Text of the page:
“We can talk about all the fine differences between these vaccines, but the most important message is that all of these vaccines are highly safe and highly effective, and all these vaccines are going to save lives,” said Dr. Dan Barouch, head of the Center for Virology and Vaccine Research at Beth Israel, which licensed vaccine technology to Johnson & Johnson.
Dr. Paul Offit, a pediatrician specializing in infectious diseases at Children’s Hospital of Philadelphia who sits on the independent panel of experts that will discuss Johnson & Johnson’s vaccine, said the “efficacy for preventing severe and critical cases appears to compare favorably” with the first two vaccines. But, he said, he wanted to hear from company officials and drug regulators Friday before forming an opinion.
Some 65 million doses of the Pfizer-BioNTech and Moderna vaccines had been administered as of Wednesday, according to the Centers for Disease Control and Prevention. The Johnson & Johnson vaccine would go twice as far as its rivals because it only requires one dose.
The briefing documents posted on the FDA website also provided a tantalizing early finding that could have major consequences if more evidence confirms it. A single shot of the Johnson & Johnson vaccine not only protected recipients against illness, it also appeared to prevent some asymptomatic infections, which many experts believe have fueled the epidemic.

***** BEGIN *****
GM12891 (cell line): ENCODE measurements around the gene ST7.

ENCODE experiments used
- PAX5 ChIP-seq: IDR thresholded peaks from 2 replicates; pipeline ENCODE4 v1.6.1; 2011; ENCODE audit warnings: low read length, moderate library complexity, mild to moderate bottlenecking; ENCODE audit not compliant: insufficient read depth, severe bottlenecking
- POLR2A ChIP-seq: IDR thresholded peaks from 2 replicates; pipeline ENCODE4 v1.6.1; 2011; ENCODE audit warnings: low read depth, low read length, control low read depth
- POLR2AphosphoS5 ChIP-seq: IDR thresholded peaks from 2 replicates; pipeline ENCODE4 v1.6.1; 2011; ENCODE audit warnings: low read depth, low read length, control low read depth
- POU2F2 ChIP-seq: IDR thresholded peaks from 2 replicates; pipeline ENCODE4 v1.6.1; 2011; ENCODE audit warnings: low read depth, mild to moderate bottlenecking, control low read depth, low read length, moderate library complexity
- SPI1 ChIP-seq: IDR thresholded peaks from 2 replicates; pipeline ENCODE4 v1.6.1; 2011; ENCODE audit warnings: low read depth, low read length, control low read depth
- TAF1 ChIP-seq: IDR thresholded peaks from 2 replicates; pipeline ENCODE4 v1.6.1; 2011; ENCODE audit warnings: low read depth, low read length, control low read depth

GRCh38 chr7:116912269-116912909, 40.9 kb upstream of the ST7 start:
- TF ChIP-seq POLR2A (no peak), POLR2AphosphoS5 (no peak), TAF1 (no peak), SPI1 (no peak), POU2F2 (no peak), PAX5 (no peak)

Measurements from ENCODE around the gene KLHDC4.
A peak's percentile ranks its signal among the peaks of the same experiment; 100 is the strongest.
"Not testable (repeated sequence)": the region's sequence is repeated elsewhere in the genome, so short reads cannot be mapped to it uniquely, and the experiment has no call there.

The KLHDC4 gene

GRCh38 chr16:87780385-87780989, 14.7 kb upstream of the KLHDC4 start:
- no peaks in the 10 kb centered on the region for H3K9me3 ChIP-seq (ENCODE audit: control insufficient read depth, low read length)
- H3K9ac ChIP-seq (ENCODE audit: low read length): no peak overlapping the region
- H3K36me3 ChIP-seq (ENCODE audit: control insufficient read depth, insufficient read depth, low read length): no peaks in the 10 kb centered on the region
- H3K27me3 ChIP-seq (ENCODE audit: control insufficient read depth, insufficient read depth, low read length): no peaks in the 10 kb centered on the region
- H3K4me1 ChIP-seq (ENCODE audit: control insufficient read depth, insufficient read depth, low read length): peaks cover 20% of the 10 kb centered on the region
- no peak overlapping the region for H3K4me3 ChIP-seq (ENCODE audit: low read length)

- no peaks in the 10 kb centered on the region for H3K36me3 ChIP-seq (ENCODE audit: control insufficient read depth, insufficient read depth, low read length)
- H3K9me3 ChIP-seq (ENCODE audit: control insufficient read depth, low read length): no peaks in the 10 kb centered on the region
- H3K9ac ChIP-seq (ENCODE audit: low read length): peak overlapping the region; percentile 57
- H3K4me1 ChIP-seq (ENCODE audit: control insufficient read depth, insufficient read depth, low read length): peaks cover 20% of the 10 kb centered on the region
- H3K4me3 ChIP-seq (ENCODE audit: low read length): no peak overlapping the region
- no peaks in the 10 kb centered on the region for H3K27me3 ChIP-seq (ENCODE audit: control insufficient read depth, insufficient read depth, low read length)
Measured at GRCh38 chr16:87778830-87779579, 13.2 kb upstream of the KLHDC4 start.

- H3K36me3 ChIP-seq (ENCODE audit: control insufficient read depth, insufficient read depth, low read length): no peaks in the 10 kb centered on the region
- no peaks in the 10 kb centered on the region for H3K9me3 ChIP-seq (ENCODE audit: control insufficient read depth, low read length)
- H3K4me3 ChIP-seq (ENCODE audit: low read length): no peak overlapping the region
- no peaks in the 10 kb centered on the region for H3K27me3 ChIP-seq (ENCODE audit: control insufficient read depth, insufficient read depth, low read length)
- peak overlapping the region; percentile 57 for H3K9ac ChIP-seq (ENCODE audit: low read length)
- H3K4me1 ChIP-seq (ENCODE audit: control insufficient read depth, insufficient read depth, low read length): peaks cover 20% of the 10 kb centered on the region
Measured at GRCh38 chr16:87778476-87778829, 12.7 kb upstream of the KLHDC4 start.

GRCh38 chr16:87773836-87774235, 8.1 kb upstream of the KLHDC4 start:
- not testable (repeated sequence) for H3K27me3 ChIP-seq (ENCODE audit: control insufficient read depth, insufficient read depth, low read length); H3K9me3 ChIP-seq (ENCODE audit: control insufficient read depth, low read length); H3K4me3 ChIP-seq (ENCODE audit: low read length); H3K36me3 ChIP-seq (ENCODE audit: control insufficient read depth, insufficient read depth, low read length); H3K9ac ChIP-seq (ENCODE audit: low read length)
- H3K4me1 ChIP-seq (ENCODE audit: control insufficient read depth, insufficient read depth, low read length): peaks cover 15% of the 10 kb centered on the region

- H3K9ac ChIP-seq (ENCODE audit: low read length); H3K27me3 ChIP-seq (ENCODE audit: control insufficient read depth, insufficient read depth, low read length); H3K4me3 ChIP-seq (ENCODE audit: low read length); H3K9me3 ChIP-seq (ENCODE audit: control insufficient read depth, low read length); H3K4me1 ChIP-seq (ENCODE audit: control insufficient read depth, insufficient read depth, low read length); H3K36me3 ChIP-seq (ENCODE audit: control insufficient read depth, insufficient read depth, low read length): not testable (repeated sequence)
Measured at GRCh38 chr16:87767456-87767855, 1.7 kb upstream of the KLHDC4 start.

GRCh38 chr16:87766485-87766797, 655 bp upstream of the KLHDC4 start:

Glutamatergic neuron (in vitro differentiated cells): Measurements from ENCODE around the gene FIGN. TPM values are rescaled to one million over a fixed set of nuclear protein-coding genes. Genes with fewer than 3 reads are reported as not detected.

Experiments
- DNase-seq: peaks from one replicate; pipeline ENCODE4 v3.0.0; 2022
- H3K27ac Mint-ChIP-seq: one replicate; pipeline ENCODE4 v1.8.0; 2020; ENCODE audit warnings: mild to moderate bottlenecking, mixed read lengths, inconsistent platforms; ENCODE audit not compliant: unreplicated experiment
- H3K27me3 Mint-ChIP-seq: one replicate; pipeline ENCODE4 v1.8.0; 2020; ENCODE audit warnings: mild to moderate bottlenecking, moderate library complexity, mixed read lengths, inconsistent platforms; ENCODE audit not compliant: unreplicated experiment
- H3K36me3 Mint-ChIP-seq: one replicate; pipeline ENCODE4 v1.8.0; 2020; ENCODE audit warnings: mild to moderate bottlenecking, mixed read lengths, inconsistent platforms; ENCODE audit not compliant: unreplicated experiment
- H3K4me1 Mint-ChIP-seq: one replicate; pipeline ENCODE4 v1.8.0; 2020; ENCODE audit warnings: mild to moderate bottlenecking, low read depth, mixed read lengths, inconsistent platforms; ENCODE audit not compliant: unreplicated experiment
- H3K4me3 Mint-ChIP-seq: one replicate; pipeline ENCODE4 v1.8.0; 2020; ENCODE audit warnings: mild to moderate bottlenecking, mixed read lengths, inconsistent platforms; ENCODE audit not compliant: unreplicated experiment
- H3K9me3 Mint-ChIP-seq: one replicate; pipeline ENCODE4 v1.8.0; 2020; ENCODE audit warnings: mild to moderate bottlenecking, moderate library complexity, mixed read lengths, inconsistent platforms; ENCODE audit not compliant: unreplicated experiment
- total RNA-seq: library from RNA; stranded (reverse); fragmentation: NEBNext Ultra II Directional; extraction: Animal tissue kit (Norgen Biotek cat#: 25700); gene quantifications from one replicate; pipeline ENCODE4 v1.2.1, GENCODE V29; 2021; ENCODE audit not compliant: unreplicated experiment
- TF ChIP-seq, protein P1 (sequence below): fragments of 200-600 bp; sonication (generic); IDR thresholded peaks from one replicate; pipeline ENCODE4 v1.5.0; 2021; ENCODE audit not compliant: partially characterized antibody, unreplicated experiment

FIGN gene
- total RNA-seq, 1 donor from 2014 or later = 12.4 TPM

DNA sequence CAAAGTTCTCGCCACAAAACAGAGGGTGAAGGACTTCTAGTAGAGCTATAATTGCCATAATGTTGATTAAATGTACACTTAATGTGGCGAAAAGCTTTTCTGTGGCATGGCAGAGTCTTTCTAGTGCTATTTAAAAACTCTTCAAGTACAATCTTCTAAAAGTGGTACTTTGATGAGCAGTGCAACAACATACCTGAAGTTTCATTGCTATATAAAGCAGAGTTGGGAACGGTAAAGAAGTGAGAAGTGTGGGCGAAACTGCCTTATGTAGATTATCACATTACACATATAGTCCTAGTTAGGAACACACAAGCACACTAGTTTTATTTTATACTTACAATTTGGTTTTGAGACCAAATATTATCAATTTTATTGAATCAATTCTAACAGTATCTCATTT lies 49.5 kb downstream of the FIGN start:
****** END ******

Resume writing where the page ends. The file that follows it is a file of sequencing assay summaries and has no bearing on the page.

Studies of several COVID-19 vaccines have suggested that inoculation may prevent infections that cause no symptoms but can spread to others, but experts say more research needs to be done. If vaccines do prevent asymptomatic cases, it might enable people to relax on mask-wearing and social distancing out of fear of spreading the virus.
Dr. Nahid Bhadelia, an associate professor at the BU School of Medicine who specializes in infectious diseases, said the Johnson & Johnson data is the latest good vaccine news this week.
On Monday, the FDA said it will quickly analyze booster shots against coronavirus variants and won’t require additional clinical trials for the new shots, a streamlined process similar to the one used for seasonal flu vaccines. On Tuesday, Pfizer and Moderna told Congress they expect to have provided the government with a total of 220 million vaccine doses by the end of March, up sharply from the roughly 75 million shipped so far. Now, Bhadelia said, a third vaccine could start getting distributed within days.
“The more people that we can cover with the blanket of immunity sooner — particularly the vulnerable — the better off we are,” she said.
When the Vaccines and Related Biological Products Advisory Committee meets Friday, Johnson & Johnson will almost certainly tout the data showing its vaccine has the highest proven efficacy against variants.
That was the view of several vaccine experts interviewed recently after the government of South Africa abandoned plans to use a rival vaccine developed by AstraZeneca and the University of Oxford. A small clinical trial in that country indicated that vaccine provided “minimal protection” against mild or moderate cases caused by the more contagious and resistant variant. Instead, South Africa has started administering the Johnson & Johnson vaccine to health care workers.